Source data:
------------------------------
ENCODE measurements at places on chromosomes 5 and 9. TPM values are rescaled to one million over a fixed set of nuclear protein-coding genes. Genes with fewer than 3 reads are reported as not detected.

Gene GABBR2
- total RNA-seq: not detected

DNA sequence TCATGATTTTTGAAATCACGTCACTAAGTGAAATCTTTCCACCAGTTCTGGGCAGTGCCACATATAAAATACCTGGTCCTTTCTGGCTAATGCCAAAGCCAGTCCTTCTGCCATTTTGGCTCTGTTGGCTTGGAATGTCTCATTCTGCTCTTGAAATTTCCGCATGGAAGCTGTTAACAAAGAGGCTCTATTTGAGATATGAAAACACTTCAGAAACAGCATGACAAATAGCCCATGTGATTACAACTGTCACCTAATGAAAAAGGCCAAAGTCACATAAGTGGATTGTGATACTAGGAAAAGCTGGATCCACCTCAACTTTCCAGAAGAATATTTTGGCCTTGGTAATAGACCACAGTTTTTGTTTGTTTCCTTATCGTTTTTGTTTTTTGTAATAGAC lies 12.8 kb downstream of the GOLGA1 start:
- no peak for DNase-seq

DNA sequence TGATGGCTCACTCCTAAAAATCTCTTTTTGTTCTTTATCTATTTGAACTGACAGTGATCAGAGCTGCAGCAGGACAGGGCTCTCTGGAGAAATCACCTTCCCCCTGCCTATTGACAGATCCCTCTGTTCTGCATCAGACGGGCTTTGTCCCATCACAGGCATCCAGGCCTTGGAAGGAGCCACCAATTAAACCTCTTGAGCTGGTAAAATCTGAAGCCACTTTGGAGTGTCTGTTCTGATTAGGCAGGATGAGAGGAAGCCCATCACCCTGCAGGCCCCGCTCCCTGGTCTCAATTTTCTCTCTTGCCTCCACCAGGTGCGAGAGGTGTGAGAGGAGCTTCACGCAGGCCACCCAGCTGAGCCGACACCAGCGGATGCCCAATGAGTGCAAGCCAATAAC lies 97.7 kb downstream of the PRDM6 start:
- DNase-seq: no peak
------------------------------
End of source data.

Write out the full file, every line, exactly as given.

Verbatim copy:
ENCODE measurements at places on chromosomes 5 and 9. TPM values are rescaled to one million over a fixed set of nuclear protein-coding genes. Genes with fewer than 3 reads are reported as not detected.

Gene GABBR2
- total RNA-seq: not detected

DNA sequence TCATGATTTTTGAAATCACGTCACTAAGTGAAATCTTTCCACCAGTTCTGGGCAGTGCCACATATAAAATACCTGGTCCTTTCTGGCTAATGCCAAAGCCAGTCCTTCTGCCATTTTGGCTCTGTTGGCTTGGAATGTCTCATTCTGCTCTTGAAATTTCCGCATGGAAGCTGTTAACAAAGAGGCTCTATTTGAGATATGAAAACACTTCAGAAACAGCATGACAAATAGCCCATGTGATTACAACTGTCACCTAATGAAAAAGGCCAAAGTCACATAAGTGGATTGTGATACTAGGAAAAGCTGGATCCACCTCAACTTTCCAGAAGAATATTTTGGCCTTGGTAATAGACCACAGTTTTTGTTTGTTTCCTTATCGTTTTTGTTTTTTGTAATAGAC lies 12.8 kb downstream of the GOLGA1 start:
- no peak for DNase-seq

DNA sequence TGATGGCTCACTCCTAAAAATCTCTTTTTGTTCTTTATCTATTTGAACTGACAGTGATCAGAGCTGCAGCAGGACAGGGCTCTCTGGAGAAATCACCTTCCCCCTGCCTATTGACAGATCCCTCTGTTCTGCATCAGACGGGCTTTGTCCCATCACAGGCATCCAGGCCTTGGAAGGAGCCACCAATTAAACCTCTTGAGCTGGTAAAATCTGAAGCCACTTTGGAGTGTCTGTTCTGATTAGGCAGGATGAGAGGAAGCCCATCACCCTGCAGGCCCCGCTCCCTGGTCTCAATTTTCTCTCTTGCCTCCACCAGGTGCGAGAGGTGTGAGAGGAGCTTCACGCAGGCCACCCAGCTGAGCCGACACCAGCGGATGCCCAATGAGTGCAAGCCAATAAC lies 97.7 kb downstream of the PRDM6 start:
- DNase-seq: no peak